I have been thinking a lot about my faith journey recently. I have thought long and hard about the role the LDS church will play in my life in the future. I have decided that this will be the last post that I publish on Facebook. I may or may not add articles to the blog over time, but I will include these without mentioning them on my social media. I have already removed the vast majority of Mormon friends and acquaintances from Facebook as part of deciding how to move forward with life. I’m not against having friends that are members of the church, some of my closest friends are, but I want friends that are REAL friends rather than acquaintances out of convenience or obligation. As far as what I want to conclude with, I’ve thought about and started writing the remainder of this article many different ways. I have completely or partially deleted these initial attempts several times.

I thought about including all the information contained within the Gospel Topics Essays as well as research from Fair Mormon to define what a nuanced faith looks like and how it differs from mainstream belief. For anyone that is interested though, there is an amazing website and podcast written by Rob Terry. He is a nuanced member of the church that has also spent years researching. His website is There is a lot of information here but I would highly recommend his recent podcast. I have included the link to the written transcripts of his podcast episodes for those interested here: As of this writing there are less than ten episodes, so it is not prohibitively long. I will let his words speak for themselves but his view is likely what the church will be teaching in the future. To reiterate, he is an active, invested, believing member of the church that looked at all available information and has made his faith work in the best way that he could.

I did think about including changes to church teachings and doctrines that I believe are coming in the future. Just today I heard that there will be further changes to the temple ordinances (even though Joseph Smith himself said, “Ordinances instituted in the heavens before the foundation of the world, in the priesthood, for the salvation of men, are not to be altered or changed”). I also thought about including more information that is persuasive towards my strong belief the LDS church is not the one and only true church. Except I’m tired of these approaches.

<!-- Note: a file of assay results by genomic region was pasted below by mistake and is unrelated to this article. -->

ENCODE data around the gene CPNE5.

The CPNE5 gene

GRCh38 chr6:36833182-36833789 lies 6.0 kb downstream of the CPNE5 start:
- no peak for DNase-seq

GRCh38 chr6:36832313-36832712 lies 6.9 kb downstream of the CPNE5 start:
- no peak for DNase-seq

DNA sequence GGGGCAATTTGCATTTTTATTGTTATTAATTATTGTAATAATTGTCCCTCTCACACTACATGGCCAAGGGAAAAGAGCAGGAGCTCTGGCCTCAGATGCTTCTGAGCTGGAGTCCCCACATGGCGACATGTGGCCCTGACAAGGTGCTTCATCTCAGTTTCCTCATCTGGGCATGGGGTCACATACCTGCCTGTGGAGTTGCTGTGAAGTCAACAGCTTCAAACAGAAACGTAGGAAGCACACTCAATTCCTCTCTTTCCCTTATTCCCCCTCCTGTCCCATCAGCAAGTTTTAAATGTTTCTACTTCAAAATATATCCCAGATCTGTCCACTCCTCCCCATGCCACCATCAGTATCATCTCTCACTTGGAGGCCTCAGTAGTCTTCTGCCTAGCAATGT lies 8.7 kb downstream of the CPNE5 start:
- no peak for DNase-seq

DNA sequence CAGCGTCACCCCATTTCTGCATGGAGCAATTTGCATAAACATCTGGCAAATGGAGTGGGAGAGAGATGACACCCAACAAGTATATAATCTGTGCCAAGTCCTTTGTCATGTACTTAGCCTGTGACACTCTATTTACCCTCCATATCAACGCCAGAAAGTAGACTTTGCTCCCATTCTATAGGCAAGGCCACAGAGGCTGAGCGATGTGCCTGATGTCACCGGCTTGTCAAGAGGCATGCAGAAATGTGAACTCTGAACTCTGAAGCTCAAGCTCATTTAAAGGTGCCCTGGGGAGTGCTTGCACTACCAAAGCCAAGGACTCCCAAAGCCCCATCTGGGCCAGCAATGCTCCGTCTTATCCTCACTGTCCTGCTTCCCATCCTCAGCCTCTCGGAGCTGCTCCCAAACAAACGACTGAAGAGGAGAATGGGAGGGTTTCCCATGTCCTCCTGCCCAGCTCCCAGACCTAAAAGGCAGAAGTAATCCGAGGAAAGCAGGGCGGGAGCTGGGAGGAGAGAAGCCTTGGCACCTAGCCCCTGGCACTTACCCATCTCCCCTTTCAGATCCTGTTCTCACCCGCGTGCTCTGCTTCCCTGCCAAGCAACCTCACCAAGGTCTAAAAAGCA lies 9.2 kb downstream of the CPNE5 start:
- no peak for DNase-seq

As something different, I thought about attempting to start discussions by asking thought provoking questions, like: “Does it matter that God miraculously sent an angel with a sword to force Joseph Smith to take extra wives (ostensibly against his will) while not giving clear direction about how to practice polygamy or remaining silent when past leaders of the church were promoting racist theories about black people? What would it mean to you if it made more sense that there was no angel?” Another question might be, “Considering we know that prophets in the church can make mistakes and speak from opinion, even when speaking in their official capacity as prophet of the church, what would it mean to you that they seem to be teaching the philosophies of men mingled with scripture, when it is implied the church is above this?”  The reason I would ask these questions would not be to persuade anyone towards unbelief but to help members of the church see that there are many, many ways to believe in the LDS church and that some actually make more sense than what is taught on Sunday. Hopefully this would expand spaces in the church for people that continue to want to be part of it but don’t fit the mold we have previously been expected to fit. I thought about trying to build bridges and create dialogue between mainstream believing members of the church and those that have a nuanced faith, progressive Mormons, or those that no longer believe. This is what I initially tried to do. Yet it hasn’t worked to this point, so I don’t hold much faith that this would work now. I guess there’s a reason you don’t talk about religion or politics at the dinner table. It very rarely ends well.